On the heels of releasing his seventh original solo album, Losing My Religion (RCA, Nov. 13, 2015), and eleventh overall (including 2012’s compilation The Essential Kirk Franklin)—plus an additional seven more, previously recorded alongside companion choirs The Family, Nu Nation, and 1 Nation Crew—singer-songwriter (obviously excluding an ongoing host of other worthy titles) Kirk Franklin really doesn’t have anything left to prove.
For a man who has eclipsed one pinnacle after another, and collected countless accolades along the way (well, we can count nine GRAMMY Awards, to name a few), the musical prodigy is still approaching his work as if he has everything to lose. And don’t let the new album title fool you—Franklin is ever laser-focused on his life’s accomplishments completely representing the One who has given him true life, Jesus Christ. Losing a little, to gain a lot (Philippians 1:21).
Enjoy this brief conversation between author, and fellow singer-songwriter Andrew Greer, with platinum-selling recording artist Kirk Franklin.
CCM: Losing My Religion. Explain the motivation behind this provocative title.
Kirk Franklin: The motivation was to use an album full of Christian content and the love God has for mankind, and to combine it with a title that would open people’s eyes and start the conversation about who God really is.
Since humanity is driven by so many rules, and the mindset that who we are is based on what we do—this album has become the soundtrack to our inability to ever do enough to match what has already been done through Jesus Christ.
CCM: I fell in love with the first single when you performed it at the Dove Awards this year. The groove is incredible, but the lyric, It’s so easy to complain / Addicted to the pain … Jesus knows just how you feel / Just let him take the wheel, is what hits home. Many folks could get into a debate over semantics—happiness being temporal, versus joy being eternal—do you perceive a difference? What inspired this lyric?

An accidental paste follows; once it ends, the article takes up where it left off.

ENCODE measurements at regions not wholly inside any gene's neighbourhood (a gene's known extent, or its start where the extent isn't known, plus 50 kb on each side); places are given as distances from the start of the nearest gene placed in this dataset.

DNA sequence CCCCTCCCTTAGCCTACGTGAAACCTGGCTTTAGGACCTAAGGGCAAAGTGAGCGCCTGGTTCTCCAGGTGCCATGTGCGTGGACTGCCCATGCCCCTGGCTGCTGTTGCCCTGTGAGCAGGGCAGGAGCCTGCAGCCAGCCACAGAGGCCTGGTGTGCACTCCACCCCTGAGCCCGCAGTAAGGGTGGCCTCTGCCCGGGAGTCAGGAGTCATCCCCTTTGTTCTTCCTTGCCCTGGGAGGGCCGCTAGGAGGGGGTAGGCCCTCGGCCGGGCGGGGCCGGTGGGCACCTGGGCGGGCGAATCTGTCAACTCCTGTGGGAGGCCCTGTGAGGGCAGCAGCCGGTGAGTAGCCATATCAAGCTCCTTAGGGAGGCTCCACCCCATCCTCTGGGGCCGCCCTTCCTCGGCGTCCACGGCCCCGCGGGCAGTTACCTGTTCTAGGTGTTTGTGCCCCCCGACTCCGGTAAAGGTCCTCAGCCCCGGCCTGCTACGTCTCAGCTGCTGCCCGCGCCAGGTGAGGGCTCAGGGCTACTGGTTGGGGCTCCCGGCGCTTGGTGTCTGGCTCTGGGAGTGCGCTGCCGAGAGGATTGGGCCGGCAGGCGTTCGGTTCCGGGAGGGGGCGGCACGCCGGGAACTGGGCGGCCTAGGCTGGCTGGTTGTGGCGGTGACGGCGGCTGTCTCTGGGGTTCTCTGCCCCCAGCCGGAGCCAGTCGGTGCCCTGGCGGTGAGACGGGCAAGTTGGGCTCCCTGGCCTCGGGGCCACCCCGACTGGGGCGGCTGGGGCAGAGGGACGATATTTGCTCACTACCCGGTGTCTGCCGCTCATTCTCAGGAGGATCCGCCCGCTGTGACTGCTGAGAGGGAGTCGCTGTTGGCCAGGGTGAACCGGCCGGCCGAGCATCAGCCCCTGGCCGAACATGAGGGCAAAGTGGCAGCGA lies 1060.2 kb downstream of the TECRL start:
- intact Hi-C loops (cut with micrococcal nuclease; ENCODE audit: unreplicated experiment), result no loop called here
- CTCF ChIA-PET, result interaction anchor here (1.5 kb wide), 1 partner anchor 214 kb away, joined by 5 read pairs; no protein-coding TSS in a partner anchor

KF: I see happiness as a segue into joy. Happiness gives birth to joy. A person senses a feeling, but they have to do the work to find out what that really is. In that process, as they mature in their walk and in their faith, they are introduced to joy, which has more of an eternal implication. Basically, happiness and joy can co-exist. One is for here, and one encompasses it all.
CCM: You are one of the best-selling artist-producer-arranger-choir directors in the world. When you were a kid growing up in Fort Worth, TX, first growing in your experience of music and choirs, did you ever anticipate the breadth of your career?
KF: No, I really didn’t. I didn’t really have an idea of what I would be. Dreaming was a luxury that I really couldn’t afford.
CCM: Your catalog through the years has permeated with overcoming anthems—“Smile,” “Do You Wanna’ Be Happy,” “Brighter Day,” “He Reigns.” Are these themes born from your own personal spiritual experiences? Do any relate to the spiritual wanderings of your early years?
KF: Yes, those themes are the narrative of my entire life—from my early years until now, as you mentioned.
CCM: Today, 2015, if you could only communicate one thing to listeners, what would that one thing be?
KF: Christ is alive and relevant.